Over the years, Foxconn has been criticized for grueling working conditions at its China factories. A string of suicides of young migrant workers earlier this decade shocked the world and prompted the company to create a help hotline, boost pay and install safety netting to discourage jumpers. In August, Foxconn fired two executives at a Chinese plant that assembles devices for Amazon after a labor group alleged it slashed wages and flouted laws to help deal with rising U.S. tariffs.
During visits to Foxconn’s two India factories, there was no visible sign of sweat-shop conditions. Workers there mostly complain about the monotony. From the minute they enter the shop floor to the end of an eight-hour shift, work repeats in a relentless cycle. The daily production target has to be met at all costs. Row upon row of women put together each phone part by part, inspecting each handset for visible defects. Shivaparvati Kallivettu, 24, spends her days testing the phone’s audio and examining batteries and SIM card trays, explaining that her main respite comes every morning in the factory canteen when she has breakfast with four close friends.
Most women take the jobs with specific goals in mind, such as sending their kids to better schools or clearing family debt. The pay hoists them over the poverty line. Jayadas gets about 9,000 rupees monthly ($130, which is about a third of the average Chinese factory wage), free bus rides and two wholesome meals. To help avoid tedium, the company teaches workers at least 10 skills in the testing, packing and assembly sections of the line so they can be rotated to different jobs. Still, many of the workers treat the job as a stop-gap. Recently, 400 women failed to show up for their daily shift. Managers discovered they were all taking the government’s teacher recruitment exam—a job that pays a third of what they make at Foxconn but provides less tangible compensations.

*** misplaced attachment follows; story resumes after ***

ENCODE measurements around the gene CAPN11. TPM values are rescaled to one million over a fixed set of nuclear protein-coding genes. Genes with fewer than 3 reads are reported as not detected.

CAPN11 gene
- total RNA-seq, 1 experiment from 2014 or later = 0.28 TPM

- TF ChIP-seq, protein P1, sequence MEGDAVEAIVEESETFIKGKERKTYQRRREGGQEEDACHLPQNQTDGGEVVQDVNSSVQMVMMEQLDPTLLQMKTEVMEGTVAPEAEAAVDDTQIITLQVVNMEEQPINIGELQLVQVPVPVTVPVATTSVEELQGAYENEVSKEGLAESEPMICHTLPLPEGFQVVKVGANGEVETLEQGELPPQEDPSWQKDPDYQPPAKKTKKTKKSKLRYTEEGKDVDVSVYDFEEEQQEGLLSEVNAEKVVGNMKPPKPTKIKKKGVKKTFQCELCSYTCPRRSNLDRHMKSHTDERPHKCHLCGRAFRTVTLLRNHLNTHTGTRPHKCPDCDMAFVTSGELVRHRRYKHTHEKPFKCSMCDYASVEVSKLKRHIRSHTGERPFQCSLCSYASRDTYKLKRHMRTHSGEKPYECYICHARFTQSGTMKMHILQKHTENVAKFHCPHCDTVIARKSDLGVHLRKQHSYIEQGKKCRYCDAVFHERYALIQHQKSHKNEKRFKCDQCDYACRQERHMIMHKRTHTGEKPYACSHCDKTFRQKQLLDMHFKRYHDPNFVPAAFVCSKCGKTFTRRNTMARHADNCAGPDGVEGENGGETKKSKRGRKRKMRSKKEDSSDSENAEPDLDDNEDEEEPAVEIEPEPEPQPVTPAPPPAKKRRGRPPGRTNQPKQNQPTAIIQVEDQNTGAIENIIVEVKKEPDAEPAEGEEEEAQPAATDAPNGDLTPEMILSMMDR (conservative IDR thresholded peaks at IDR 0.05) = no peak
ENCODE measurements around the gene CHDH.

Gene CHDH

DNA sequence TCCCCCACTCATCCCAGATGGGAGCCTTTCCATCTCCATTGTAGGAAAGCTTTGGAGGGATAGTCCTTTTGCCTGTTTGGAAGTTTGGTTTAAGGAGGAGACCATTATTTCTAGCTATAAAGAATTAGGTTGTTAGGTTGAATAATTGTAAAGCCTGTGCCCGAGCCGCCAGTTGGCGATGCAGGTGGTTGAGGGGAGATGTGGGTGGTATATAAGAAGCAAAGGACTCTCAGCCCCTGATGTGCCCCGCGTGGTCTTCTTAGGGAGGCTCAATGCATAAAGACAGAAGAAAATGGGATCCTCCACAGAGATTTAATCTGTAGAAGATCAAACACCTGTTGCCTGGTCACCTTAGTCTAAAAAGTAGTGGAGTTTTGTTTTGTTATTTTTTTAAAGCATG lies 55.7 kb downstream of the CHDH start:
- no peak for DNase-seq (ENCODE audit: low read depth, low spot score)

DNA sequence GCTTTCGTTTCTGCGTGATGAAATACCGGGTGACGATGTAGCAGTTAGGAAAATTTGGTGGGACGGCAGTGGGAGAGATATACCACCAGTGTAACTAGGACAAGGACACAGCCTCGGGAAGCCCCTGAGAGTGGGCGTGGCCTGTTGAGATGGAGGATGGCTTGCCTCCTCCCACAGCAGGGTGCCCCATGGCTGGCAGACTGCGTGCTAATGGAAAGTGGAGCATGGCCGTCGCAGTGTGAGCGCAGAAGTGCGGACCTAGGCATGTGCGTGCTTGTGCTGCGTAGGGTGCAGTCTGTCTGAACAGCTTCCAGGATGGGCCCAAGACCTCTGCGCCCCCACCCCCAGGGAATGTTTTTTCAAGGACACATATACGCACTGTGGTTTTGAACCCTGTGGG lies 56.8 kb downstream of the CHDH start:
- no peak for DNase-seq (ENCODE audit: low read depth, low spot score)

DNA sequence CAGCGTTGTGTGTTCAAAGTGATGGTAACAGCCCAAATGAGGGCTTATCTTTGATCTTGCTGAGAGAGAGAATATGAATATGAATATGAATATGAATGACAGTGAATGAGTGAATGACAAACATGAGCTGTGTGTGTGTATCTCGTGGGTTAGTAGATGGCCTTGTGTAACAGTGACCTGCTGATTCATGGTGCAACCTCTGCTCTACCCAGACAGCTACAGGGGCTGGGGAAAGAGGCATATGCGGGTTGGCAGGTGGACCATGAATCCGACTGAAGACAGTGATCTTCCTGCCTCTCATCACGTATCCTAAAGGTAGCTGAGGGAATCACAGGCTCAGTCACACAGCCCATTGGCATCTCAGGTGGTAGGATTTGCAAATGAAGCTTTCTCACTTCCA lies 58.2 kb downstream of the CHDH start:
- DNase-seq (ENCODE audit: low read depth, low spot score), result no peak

After her shift, Jayadas boards the bus, reaching her home a little before 4 p.m. She helps with the cooking, then fetches 12 buckets of water from a street tap for the family’s daily needs. Her father’s income repairing radios and DVD players is meager and erratic, and her entire paycheck goes to her parents. “First, the house has to be fixed,” Jayadas says gesturing toward the flimsy roof and decrepit walls. “Then, I want to save up for a beautician’s course.”